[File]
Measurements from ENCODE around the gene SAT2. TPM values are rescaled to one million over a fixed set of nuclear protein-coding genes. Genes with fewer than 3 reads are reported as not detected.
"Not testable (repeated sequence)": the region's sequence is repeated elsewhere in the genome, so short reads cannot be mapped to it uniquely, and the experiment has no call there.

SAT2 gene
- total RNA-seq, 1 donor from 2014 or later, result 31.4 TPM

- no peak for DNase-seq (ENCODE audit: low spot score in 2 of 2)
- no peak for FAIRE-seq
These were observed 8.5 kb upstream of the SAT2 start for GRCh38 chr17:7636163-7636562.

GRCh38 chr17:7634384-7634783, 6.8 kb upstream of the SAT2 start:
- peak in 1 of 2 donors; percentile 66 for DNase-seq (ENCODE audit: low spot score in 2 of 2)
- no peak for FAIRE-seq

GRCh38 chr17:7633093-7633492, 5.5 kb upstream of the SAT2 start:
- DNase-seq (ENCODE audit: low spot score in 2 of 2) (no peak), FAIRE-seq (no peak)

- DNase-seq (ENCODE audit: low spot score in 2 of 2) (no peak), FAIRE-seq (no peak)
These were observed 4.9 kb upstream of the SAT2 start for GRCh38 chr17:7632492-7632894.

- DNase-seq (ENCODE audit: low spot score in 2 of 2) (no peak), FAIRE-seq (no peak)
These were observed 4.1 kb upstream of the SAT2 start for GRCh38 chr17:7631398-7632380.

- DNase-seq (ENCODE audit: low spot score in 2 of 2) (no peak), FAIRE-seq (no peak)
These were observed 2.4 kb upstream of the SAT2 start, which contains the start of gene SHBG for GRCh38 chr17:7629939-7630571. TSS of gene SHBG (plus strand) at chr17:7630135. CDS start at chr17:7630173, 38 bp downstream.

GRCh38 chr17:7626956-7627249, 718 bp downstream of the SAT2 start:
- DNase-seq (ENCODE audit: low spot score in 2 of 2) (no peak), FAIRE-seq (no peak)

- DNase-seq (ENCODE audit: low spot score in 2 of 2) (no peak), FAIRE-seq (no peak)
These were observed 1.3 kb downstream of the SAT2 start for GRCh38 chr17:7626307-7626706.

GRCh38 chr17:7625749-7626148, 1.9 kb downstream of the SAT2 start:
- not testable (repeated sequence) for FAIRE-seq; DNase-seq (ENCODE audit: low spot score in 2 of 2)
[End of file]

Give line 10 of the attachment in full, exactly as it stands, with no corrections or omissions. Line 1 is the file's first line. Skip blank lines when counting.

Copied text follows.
- no peak for FAIRE-seq